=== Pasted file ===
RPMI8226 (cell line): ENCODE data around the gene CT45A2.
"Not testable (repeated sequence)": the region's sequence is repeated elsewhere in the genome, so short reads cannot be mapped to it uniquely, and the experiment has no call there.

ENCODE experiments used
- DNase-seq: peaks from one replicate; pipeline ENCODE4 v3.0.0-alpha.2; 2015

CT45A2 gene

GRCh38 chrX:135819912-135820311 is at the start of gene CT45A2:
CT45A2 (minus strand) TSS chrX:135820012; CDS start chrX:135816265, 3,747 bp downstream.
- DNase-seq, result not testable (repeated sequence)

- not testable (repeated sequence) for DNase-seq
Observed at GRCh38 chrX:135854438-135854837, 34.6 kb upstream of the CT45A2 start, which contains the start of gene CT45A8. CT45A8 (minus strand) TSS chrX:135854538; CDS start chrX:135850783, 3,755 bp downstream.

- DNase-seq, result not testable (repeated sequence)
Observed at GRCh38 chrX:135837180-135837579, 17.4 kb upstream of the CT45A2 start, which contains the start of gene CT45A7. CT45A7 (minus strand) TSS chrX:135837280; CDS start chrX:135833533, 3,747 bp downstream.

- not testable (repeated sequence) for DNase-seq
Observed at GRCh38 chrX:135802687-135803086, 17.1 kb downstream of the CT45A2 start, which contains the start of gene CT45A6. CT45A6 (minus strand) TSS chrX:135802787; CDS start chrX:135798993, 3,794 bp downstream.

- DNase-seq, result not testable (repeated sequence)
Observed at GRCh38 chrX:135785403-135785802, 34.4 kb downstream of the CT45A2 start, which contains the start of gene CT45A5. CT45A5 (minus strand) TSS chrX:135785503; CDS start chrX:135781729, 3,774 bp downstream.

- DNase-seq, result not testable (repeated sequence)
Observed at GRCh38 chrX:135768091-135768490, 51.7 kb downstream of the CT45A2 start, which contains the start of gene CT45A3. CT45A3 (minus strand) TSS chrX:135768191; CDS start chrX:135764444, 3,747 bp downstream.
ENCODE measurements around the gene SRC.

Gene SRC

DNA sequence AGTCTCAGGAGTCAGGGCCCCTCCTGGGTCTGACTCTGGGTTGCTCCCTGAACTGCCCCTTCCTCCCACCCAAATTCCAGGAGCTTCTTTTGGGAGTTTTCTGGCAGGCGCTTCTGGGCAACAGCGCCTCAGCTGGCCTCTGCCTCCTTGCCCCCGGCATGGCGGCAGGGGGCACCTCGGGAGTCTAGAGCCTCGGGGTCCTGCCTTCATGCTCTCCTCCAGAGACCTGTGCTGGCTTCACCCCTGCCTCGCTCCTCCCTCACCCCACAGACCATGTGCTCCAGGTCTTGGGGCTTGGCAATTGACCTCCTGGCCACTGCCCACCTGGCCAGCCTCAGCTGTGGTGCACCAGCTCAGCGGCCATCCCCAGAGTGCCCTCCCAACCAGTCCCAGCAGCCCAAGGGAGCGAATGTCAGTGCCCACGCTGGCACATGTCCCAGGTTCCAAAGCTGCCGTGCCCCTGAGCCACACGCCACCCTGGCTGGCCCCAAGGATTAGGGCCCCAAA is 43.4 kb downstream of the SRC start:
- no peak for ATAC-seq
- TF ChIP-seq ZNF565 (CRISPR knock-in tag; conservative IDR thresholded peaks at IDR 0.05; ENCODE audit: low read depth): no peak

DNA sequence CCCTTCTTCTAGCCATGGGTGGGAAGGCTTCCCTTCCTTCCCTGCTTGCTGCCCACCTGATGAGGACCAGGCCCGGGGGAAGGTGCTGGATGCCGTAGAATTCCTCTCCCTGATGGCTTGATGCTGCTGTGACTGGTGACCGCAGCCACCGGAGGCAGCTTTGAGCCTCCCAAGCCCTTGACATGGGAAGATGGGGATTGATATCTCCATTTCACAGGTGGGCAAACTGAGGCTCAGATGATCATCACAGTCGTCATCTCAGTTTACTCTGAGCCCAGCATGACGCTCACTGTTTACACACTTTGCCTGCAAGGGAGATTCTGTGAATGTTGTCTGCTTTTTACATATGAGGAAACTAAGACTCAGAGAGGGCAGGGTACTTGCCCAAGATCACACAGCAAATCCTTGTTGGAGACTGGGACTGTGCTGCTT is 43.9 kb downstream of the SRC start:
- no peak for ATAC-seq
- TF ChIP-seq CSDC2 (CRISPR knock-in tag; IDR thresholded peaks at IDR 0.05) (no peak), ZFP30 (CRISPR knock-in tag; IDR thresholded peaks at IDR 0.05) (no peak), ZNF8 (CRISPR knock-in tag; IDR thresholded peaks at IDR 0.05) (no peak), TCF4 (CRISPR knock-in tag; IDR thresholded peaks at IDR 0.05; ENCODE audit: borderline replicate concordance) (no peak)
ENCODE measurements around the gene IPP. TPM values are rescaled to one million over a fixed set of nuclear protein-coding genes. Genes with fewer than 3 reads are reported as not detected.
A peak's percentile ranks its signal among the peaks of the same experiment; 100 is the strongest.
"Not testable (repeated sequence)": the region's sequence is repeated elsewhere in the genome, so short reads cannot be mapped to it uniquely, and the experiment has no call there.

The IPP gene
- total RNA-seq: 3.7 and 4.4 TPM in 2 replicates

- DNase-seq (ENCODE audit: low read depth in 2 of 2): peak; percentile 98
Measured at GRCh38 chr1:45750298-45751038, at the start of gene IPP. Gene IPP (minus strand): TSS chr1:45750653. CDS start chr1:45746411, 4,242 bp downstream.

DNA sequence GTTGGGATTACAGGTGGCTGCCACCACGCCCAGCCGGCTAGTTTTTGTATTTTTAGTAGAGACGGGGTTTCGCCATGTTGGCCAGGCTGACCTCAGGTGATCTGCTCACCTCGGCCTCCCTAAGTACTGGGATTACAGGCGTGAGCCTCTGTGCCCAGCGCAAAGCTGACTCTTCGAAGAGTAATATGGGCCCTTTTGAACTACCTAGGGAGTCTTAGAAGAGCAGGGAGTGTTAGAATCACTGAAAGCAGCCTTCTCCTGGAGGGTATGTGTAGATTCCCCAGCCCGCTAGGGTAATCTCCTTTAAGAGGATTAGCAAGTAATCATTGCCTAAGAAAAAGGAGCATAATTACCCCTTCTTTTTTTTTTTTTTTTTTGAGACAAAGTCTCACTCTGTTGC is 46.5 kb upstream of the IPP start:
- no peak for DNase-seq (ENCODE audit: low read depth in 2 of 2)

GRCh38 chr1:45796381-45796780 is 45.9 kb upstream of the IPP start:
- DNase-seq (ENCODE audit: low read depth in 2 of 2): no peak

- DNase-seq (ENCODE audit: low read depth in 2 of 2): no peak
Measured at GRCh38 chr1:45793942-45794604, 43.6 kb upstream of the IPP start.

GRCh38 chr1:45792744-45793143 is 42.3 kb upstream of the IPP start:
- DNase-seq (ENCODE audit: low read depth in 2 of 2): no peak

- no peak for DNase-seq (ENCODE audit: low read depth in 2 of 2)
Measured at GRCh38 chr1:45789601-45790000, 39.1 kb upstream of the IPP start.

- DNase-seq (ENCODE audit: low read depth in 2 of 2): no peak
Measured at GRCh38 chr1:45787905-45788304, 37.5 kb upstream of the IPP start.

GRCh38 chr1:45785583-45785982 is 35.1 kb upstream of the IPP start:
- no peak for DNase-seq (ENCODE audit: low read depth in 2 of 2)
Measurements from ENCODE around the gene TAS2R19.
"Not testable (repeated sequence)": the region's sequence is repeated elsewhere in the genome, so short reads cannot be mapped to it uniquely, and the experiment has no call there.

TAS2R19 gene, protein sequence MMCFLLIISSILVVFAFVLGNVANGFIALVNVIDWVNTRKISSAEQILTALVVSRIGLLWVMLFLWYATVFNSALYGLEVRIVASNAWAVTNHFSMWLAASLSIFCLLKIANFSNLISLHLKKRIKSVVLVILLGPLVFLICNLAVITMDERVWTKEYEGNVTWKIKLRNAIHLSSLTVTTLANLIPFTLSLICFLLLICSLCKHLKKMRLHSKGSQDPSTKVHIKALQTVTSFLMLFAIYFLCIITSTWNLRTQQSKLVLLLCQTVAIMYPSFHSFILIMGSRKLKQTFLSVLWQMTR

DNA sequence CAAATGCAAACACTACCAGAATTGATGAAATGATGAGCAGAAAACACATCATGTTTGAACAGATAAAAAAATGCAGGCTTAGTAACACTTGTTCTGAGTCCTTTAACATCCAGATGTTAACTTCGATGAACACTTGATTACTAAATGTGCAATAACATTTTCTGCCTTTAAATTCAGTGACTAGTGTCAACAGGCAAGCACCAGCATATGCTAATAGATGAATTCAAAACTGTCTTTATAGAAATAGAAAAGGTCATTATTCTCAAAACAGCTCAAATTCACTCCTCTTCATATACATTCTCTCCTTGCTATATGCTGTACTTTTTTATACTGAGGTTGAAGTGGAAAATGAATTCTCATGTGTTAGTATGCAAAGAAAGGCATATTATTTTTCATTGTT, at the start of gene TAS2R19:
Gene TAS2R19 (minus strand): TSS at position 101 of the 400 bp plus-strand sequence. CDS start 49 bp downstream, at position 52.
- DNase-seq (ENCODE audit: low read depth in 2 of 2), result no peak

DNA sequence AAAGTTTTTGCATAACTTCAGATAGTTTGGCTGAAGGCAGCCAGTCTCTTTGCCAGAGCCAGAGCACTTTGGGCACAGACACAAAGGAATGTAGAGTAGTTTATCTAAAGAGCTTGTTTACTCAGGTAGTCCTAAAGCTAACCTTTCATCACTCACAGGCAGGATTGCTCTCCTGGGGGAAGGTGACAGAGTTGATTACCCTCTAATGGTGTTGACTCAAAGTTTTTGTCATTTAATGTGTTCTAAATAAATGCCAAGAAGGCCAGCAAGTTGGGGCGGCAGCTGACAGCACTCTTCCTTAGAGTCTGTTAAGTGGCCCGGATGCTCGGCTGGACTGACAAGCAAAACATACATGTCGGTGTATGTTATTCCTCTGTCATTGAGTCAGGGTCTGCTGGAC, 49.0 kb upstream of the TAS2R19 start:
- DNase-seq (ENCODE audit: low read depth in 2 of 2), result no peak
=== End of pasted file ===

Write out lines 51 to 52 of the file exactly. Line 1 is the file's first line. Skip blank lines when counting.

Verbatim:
DNA sequence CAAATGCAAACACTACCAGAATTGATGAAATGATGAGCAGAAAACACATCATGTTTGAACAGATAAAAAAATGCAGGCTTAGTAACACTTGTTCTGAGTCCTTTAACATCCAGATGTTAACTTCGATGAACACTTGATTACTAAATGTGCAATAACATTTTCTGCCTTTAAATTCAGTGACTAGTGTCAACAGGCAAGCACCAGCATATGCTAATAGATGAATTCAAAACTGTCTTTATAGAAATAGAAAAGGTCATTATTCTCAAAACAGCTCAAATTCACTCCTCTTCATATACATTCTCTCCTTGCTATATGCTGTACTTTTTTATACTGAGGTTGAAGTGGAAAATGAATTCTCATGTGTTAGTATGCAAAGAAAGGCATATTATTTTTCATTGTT, at the start of gene TAS2R19:
Gene TAS2R19 (minus strand): TSS at position 101 of the 400 bp plus-strand sequence. CDS start 49 bp downstream, at position 52.